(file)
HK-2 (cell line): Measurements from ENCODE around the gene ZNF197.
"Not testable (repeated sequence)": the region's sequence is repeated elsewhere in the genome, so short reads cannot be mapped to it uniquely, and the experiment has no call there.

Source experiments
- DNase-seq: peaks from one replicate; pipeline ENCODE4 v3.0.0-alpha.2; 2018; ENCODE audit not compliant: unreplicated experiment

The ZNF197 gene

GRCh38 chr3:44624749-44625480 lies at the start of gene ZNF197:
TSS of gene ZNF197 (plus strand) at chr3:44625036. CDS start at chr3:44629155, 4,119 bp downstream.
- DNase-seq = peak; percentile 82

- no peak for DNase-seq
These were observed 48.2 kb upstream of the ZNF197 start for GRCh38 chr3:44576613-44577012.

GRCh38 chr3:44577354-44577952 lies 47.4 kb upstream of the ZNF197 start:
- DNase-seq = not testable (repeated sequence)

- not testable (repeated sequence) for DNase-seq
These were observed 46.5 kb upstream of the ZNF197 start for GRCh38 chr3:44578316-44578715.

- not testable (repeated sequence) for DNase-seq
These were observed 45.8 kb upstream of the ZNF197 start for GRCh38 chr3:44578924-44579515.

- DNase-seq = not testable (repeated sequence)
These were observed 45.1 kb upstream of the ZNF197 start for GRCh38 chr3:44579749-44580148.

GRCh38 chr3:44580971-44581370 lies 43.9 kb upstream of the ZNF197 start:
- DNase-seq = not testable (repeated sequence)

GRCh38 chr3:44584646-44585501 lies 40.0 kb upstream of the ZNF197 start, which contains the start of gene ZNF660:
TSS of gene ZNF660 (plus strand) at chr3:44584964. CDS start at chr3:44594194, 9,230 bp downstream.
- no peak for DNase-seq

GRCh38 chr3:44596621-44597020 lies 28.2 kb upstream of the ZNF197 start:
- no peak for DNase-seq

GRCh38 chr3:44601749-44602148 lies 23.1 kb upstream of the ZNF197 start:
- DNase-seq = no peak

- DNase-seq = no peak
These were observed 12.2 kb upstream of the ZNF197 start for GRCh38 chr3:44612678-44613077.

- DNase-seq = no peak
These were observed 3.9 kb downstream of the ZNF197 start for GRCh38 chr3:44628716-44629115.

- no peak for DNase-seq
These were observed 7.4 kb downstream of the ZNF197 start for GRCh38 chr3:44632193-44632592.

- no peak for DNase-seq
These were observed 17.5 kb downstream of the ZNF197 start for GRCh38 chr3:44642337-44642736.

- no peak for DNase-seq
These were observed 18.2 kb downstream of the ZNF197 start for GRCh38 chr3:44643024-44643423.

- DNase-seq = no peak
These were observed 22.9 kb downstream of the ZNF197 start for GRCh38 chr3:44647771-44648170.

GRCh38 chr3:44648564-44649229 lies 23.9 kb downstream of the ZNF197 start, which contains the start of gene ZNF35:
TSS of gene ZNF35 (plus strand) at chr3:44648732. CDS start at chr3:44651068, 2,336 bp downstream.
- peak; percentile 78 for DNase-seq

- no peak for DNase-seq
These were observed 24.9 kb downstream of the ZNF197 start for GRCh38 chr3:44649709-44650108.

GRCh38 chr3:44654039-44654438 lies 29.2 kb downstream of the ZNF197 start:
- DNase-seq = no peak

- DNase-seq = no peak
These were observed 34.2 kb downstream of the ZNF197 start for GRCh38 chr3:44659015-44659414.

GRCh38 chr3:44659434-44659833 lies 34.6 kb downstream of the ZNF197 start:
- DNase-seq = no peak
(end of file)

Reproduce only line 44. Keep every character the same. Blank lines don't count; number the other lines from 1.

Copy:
These were observed 24.9 kb downstream of the ZNF197 start for GRCh38 chr3:44649709-44650108.